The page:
The University of New Mexico’s Clinical and Translational Science Center (CTSC) has been awarded a five-year, $23 million grant renewal by the National Institutes of Health (NIH) following a competition in which it received one of the highest scores in the nation.
The prestigious grant Clinical and Translational Science Award (CTSA) recognizes the UNM Health Sciences Center’s success in conducting medical and health care research and developing new biotechnology in a host of areas, including infectious disease, metabolic disorders and substance abuse, said Richard S. Larson, MD, PhD, executive vice chancellor and vice chancellor for research at the Health Sciences Center.
“Research brings new drugs, technology and ways of delivering care,” Larson said. “Support from the CTSA makes possible the discoveries that will improve the health and well-being of people in our state.”
A team of more than 300 UNM researchers and support staff have led the way in recent years in developing vaccines for deadly infections like drug-resistant tuberculosis, Larson said. They currently conduct 125 clinical trials, along with extensive community-based research throughout the state.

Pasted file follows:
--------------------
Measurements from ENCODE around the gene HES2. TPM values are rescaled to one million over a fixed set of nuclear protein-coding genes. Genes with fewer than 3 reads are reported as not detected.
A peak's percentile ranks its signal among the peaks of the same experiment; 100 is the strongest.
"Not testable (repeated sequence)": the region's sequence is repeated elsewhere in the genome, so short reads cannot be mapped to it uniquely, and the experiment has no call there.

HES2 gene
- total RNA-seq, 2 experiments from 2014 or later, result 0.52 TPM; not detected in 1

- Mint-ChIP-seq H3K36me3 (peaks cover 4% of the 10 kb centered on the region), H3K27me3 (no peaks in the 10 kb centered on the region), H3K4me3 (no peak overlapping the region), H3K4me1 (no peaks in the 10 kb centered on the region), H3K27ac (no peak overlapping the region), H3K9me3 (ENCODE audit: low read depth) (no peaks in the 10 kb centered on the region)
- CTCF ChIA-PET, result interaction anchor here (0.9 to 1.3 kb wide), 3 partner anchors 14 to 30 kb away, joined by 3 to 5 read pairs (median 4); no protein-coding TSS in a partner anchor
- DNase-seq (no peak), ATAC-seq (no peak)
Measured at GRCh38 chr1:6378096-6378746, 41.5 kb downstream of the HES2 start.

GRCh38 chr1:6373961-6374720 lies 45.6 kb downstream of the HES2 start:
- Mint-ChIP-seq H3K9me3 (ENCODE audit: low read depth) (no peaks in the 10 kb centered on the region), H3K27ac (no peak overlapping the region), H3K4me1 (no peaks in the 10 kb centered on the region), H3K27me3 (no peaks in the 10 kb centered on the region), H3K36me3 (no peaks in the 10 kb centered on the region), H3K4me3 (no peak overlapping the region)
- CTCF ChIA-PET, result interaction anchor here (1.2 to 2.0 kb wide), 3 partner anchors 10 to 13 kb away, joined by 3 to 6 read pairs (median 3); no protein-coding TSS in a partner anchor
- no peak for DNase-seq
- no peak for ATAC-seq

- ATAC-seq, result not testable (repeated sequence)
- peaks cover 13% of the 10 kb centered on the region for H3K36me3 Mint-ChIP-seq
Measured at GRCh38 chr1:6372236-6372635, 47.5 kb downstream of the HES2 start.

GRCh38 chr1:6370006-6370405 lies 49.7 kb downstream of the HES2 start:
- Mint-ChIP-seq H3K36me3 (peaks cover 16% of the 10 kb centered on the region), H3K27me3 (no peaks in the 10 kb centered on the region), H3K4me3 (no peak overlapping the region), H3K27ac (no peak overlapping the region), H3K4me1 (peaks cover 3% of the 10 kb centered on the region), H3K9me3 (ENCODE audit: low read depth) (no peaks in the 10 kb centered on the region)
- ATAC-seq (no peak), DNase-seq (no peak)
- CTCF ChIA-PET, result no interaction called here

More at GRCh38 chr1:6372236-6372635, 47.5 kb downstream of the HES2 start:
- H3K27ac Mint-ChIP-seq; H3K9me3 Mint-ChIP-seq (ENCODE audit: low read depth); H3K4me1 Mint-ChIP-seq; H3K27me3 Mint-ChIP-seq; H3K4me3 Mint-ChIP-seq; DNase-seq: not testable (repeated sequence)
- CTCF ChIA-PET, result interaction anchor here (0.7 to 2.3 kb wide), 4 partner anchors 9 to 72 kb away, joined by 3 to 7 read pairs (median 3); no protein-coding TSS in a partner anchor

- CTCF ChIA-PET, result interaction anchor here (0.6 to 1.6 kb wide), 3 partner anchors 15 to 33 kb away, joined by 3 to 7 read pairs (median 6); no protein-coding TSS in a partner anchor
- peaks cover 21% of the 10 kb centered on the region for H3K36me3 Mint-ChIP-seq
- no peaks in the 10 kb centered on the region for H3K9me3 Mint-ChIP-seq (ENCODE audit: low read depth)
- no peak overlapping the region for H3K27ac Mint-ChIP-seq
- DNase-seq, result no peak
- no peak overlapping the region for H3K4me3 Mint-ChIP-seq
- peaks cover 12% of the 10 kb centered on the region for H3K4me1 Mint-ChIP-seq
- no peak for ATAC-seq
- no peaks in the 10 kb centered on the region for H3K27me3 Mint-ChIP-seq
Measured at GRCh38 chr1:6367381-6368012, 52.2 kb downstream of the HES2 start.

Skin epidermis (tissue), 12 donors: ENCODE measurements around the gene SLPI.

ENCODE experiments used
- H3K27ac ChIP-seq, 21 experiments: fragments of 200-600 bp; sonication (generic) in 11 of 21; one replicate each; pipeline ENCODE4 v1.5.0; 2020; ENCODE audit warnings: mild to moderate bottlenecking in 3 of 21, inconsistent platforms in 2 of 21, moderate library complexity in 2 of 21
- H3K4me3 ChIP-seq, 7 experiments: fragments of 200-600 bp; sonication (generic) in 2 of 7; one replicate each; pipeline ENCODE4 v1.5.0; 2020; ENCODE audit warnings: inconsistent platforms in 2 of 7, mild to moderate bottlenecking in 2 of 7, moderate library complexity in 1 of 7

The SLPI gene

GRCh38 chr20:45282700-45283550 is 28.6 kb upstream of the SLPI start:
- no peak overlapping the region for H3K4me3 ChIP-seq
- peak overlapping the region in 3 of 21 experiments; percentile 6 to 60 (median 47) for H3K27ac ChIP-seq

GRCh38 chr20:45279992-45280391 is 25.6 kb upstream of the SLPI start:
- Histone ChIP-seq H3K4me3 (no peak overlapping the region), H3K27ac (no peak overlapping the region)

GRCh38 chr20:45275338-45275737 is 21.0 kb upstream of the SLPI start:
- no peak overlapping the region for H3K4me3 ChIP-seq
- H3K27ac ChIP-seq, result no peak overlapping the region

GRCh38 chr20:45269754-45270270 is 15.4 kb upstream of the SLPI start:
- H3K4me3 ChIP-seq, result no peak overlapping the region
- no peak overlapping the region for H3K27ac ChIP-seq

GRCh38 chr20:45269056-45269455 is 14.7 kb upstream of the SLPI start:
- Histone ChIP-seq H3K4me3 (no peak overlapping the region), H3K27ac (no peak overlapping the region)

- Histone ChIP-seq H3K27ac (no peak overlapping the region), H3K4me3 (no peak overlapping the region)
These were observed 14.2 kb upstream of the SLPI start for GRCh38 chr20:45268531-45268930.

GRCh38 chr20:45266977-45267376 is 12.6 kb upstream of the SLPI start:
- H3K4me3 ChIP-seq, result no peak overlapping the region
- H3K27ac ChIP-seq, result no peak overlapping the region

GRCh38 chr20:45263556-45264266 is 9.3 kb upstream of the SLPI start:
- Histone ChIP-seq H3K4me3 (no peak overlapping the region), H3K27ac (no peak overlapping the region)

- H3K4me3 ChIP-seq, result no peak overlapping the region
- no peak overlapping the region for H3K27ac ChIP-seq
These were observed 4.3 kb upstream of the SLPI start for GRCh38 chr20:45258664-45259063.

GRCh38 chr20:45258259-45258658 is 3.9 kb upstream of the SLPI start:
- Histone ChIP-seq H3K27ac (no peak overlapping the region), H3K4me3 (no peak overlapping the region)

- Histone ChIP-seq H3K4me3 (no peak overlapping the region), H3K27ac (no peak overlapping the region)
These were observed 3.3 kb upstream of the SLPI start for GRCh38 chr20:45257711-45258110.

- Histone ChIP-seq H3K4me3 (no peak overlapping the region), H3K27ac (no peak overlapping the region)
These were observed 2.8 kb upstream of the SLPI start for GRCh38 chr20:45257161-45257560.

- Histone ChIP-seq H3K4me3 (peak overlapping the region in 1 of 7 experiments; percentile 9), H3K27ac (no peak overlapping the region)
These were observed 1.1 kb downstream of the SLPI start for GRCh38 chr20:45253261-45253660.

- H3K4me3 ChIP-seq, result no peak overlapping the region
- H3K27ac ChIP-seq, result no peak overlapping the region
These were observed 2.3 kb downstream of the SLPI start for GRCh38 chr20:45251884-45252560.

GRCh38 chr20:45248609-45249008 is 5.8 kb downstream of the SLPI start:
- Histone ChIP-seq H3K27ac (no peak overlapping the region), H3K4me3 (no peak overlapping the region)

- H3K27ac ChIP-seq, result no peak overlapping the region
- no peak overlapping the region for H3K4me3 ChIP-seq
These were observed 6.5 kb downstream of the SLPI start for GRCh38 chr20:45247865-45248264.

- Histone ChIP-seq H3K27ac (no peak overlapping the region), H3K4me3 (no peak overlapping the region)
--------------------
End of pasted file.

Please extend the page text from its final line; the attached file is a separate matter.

The CTSC pools key resources to enable researchers to more efficiently design and conduct their studies. It also has an extensive mentoring program to help young scientists learn how to create new medical innovations. It also promotes team science to target complex disease like addiction, obesity and diabetes, Larson said.
The UNM Health Sciences Center first joined the prestigious Clinical and Translational Science Award consortium in 2010, becoming one of just 62 universities in the country with a program to convert basic laboratory discoveries into medical therapies and devices that make a real difference in patients’ lives.
The NIH introduced the CTSA network in 2006 to speed new drug therapies, vaccines and diagnostic tools through the developmental pipeline to rapidly move biomedical research from bench to bedside.
UNM’s CTSC grant renewal continues a string of research successes at the Health Sciences Center. In the just-ended fiscal year, the institution brought in a record $161 million in outside grant funding for research. And 38 biotech businesses have spun off from research conducted at UNM over the past decade.
“Research means hope,” Larson said. “This accomplishment demonstrates the terrific progress we have made in just five years as a CTSA. We are excited to contemplate the many new advances in coming years that will benefit New Mexicans.”